Any problem that interferes with the passage of intestinal contents through the GI tract results in a blocked bowel. The most common cause is a gastrointestinal foreign body. Other causes are tumors and strictures of the small and large intestines, adhesions following abdominal surgery, navel and groin hernias, and intussusception-a condition in which the bowel telescopes in upon itself, much like a sock pulled inside out. On occasion, obstruction of the colon may be caused by a fecal impaction or tumor. An intestinal blockage can be partial or complete.
Partial or intermittent obstruction, such as that caused by a tumor or stricture, may cause signs that come and go. These include weight loss and intermittent vomiting or diarrhea. Tumors tend to occur in older cats, and most of them are malignant. They often become large before being discovered, usually by feeling a mass in the abdomen.
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Signs of complete blockage include sudden pain, vomiting without relief, dehydration, and swelling of the abdomen. When the blockage is in the upper small bowel, the vomiting may be projectile. Blockages in the lower GI tract cause abdominal distension and the vomiting of brown, fecal-smelling material. Cats with complete obstruction pass no stool or gas through the rectum. In general, cats with lower bowel obstruction are less sick than those with upper intestinal obstruction.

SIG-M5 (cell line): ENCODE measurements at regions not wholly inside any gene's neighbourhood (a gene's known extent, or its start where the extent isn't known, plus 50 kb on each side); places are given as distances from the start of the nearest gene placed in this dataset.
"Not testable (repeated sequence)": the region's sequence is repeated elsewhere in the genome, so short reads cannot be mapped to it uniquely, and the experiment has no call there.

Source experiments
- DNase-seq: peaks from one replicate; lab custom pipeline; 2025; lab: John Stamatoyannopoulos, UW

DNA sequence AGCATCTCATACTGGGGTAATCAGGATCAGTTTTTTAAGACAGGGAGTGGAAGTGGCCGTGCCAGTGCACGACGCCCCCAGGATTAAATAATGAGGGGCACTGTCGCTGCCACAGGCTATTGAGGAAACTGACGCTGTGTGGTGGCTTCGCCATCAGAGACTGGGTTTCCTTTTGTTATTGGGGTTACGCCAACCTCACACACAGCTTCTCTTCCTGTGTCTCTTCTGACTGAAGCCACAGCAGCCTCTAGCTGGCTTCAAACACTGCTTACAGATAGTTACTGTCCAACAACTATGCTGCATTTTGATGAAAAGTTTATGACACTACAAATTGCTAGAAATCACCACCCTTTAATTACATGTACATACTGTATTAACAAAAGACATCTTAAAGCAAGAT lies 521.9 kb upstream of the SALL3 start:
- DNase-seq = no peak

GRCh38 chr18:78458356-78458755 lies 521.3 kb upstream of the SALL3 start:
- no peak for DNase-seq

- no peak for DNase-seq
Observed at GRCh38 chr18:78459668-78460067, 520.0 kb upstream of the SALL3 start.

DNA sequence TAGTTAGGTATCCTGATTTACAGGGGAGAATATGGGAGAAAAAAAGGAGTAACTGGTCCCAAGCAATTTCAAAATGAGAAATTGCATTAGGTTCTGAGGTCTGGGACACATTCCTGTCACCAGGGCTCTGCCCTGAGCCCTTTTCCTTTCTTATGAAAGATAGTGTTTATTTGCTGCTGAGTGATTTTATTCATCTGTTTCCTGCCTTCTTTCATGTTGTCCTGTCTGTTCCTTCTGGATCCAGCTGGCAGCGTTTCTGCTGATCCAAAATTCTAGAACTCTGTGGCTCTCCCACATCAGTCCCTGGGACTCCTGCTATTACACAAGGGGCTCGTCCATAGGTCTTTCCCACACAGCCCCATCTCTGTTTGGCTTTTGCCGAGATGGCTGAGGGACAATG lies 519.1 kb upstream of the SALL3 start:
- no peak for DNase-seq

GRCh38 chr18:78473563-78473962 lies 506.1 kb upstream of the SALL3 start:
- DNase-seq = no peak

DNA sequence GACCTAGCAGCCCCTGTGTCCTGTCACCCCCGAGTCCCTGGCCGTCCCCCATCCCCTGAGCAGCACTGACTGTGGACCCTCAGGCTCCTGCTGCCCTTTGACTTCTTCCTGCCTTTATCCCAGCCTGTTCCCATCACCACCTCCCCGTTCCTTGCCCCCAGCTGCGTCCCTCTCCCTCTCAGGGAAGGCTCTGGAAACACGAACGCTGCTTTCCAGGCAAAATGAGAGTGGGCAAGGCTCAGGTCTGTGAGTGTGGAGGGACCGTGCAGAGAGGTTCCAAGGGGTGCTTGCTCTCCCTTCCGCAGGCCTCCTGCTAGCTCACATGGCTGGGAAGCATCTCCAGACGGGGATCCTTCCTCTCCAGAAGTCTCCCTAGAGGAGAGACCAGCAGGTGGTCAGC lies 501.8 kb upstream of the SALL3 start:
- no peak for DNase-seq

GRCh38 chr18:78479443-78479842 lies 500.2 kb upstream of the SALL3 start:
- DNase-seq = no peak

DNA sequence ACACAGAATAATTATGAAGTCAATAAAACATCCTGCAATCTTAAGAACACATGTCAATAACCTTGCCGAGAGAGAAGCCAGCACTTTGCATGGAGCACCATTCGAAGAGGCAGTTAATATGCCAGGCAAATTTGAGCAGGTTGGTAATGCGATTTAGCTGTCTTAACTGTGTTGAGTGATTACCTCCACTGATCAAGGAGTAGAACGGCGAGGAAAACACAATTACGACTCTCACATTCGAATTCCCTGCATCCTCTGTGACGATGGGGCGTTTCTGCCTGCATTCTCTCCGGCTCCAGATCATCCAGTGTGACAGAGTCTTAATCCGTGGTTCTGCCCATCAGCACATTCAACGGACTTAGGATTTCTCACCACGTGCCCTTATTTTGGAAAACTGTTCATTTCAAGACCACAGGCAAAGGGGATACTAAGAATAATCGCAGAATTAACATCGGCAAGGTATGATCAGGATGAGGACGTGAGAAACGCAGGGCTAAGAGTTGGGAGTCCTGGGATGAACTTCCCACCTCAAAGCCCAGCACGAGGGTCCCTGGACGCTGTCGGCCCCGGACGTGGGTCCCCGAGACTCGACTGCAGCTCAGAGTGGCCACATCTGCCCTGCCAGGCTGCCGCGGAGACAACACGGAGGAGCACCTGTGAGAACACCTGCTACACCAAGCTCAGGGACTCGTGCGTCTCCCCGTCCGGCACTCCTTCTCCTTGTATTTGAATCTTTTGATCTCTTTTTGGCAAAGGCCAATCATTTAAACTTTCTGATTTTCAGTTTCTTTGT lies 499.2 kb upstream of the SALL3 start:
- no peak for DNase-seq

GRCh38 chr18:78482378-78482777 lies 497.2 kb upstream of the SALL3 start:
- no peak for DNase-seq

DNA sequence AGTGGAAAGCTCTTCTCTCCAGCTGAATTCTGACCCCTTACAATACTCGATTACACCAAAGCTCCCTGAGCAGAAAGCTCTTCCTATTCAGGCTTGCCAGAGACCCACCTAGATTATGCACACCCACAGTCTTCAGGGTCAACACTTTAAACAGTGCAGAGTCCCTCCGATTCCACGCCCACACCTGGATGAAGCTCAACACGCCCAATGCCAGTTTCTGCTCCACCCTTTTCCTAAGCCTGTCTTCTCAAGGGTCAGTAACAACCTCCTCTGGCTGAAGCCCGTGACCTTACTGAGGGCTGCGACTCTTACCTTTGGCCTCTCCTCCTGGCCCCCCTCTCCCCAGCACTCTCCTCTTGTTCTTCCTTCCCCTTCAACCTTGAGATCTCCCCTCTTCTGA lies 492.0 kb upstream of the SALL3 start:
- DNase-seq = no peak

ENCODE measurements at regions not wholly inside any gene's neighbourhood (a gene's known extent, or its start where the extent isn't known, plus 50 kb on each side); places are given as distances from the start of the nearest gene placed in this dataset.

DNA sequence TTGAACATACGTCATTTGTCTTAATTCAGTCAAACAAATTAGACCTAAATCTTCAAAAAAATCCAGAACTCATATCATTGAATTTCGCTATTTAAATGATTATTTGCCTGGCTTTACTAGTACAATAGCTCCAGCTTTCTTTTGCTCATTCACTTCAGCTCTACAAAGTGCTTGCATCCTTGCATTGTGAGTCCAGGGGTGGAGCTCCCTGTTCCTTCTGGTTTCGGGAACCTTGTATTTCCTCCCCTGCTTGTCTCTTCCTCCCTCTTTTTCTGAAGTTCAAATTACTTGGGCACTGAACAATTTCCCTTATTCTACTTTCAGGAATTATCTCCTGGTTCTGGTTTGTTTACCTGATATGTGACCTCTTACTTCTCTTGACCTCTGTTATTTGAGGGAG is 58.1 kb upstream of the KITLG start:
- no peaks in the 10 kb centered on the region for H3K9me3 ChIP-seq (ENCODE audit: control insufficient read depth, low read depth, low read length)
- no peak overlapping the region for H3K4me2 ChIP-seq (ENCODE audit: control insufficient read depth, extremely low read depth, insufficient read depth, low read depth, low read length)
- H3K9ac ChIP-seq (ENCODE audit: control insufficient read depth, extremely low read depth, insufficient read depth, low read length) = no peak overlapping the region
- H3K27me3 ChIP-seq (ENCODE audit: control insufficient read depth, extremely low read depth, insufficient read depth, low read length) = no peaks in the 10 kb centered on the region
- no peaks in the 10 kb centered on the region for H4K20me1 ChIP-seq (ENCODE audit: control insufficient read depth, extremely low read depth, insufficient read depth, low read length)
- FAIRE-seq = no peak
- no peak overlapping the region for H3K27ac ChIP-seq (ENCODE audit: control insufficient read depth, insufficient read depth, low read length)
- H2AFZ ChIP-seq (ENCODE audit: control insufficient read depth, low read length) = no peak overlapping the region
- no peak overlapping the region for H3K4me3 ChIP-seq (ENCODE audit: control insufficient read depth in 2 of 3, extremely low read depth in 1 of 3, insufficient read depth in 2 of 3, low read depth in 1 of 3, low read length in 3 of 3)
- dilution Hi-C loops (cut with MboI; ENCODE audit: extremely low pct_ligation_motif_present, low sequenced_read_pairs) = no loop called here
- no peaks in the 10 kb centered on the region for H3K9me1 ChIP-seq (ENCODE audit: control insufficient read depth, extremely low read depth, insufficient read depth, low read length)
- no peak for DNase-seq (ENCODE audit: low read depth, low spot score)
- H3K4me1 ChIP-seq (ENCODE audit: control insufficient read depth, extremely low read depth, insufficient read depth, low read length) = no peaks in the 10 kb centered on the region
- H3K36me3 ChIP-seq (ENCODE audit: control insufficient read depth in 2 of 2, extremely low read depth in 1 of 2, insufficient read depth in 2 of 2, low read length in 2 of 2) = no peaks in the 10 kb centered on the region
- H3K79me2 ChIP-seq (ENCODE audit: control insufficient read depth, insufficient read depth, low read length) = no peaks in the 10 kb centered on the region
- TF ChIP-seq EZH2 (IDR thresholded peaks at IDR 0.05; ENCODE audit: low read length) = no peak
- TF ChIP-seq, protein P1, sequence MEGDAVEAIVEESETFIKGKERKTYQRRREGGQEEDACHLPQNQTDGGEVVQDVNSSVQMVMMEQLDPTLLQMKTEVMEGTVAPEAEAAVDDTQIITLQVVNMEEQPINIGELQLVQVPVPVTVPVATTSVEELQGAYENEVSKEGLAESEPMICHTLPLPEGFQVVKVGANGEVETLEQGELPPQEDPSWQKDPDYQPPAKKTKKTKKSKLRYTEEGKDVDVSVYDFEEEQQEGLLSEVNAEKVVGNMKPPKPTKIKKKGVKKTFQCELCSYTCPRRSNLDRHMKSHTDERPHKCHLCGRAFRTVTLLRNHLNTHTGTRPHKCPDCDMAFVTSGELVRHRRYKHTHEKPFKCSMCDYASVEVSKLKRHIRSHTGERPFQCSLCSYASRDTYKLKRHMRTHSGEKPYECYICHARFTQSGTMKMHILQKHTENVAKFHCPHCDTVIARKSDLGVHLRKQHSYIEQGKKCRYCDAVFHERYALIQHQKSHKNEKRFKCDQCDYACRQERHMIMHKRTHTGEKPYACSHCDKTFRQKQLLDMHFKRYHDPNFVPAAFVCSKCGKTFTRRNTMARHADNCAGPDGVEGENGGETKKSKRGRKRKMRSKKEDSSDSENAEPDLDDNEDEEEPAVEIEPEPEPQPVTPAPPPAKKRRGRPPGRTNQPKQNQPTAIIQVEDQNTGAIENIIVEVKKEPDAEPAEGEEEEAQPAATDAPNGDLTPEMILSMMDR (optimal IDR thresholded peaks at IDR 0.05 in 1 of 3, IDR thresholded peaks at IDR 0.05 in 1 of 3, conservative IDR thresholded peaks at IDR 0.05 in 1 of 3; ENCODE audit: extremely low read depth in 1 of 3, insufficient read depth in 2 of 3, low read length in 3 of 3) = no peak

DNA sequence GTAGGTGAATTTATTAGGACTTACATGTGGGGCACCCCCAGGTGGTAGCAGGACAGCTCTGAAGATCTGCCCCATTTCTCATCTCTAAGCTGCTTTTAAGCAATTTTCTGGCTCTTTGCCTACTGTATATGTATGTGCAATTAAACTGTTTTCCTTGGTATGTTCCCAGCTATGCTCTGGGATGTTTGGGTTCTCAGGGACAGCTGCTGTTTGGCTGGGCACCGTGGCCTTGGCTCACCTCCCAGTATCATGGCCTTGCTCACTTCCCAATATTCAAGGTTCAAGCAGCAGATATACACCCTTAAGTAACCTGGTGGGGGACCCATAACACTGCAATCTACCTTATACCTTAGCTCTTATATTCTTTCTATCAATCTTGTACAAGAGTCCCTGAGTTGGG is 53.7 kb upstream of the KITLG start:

Treatment: Intestinal obstruction leads to death unless treatment is instituted immediately. The cat’s condition is most urgent when there are signs of strangulation or interference with the blood supply to the bowel. This is characterized by sudden distress, an extremely tender, boardlike abdomen, shock, and prostration. Surgical exploration and relief of the blockage is necessary. Strangulation requires immediate surgery. A dead segment of bowel must be removed and the bowel restored by an end-to-end hookup. There are often complications associated with these surgeries.
WebMD Veterinary Reference from "Cat Owner's Home Veterinary Handbook"